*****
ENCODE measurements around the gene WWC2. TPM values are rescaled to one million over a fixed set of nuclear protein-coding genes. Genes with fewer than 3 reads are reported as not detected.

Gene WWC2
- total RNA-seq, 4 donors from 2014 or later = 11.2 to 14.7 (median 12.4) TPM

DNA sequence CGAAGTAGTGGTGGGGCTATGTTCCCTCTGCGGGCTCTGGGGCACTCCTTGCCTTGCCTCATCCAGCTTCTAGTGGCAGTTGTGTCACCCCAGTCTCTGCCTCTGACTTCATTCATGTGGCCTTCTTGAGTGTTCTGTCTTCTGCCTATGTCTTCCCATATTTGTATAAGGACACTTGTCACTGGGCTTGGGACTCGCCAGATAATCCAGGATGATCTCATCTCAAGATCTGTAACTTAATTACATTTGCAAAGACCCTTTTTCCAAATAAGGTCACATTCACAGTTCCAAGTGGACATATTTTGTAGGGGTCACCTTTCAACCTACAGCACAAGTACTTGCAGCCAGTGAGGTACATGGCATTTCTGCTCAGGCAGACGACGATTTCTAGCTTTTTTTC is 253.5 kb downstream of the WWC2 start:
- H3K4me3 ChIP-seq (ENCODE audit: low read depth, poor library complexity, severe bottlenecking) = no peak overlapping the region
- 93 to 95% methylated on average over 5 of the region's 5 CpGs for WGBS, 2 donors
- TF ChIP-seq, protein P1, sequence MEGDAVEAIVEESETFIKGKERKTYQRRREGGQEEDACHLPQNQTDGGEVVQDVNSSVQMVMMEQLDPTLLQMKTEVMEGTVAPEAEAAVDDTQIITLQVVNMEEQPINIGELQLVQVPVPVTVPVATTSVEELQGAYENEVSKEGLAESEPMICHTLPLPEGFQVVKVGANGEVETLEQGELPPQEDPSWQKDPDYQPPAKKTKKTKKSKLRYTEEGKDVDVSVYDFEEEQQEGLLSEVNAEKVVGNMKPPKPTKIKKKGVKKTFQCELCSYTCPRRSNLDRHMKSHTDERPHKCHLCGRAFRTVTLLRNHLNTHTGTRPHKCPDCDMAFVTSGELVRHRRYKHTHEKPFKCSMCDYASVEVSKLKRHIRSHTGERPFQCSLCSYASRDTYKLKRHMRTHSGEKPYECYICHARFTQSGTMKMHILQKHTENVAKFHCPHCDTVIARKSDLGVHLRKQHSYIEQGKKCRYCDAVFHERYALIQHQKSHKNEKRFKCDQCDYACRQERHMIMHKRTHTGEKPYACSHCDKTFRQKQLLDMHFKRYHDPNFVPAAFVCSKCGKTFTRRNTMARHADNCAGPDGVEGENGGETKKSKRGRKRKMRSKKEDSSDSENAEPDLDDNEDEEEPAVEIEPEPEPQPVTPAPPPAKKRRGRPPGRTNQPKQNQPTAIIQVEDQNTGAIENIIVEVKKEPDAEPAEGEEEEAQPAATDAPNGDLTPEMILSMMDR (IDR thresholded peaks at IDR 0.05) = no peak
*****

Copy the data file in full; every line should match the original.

ENCODE measurements around the gene WWC2. TPM values are rescaled to one million over a fixed set of nuclear protein-coding genes. Genes with fewer than 3 reads are reported as not detected.

Gene WWC2
- total RNA-seq, 4 donors from 2014 or later = 11.2 to 14.7 (median 12.4) TPM

DNA sequence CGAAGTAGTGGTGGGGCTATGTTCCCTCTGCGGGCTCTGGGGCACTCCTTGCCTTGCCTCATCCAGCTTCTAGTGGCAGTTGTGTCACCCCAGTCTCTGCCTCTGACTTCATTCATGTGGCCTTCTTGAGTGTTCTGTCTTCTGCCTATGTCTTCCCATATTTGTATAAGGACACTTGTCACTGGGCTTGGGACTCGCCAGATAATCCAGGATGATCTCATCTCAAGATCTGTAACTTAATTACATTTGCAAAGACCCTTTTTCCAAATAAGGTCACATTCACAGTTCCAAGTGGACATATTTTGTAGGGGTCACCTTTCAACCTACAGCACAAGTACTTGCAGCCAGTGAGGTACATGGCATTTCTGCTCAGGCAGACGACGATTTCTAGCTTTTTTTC is 253.5 kb downstream of the WWC2 start:
- H3K4me3 ChIP-seq (ENCODE audit: low read depth, poor library complexity, severe bottlenecking) = no peak overlapping the region
- 93 to 95% methylated on average over 5 of the region's 5 CpGs for WGBS, 2 donors
- TF ChIP-seq, protein P1, sequence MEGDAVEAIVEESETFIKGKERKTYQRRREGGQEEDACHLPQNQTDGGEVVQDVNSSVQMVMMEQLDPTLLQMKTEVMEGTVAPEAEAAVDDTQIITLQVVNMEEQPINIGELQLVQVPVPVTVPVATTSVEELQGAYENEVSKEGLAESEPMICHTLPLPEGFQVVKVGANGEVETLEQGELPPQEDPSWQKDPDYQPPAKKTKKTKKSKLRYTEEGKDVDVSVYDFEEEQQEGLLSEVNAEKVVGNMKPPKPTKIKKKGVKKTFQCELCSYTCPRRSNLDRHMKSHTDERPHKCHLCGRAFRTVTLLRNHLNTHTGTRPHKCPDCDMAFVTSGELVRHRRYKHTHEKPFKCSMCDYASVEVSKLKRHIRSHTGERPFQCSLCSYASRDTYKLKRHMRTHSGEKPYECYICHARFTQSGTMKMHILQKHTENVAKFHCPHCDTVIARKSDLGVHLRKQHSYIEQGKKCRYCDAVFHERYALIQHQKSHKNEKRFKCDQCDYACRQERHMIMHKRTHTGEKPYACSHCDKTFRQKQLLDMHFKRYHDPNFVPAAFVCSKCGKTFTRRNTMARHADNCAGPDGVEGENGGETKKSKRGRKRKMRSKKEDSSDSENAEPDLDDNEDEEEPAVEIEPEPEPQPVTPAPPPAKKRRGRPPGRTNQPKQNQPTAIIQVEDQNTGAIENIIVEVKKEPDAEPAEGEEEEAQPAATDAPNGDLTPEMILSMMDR (IDR thresholded peaks at IDR 0.05) = no peak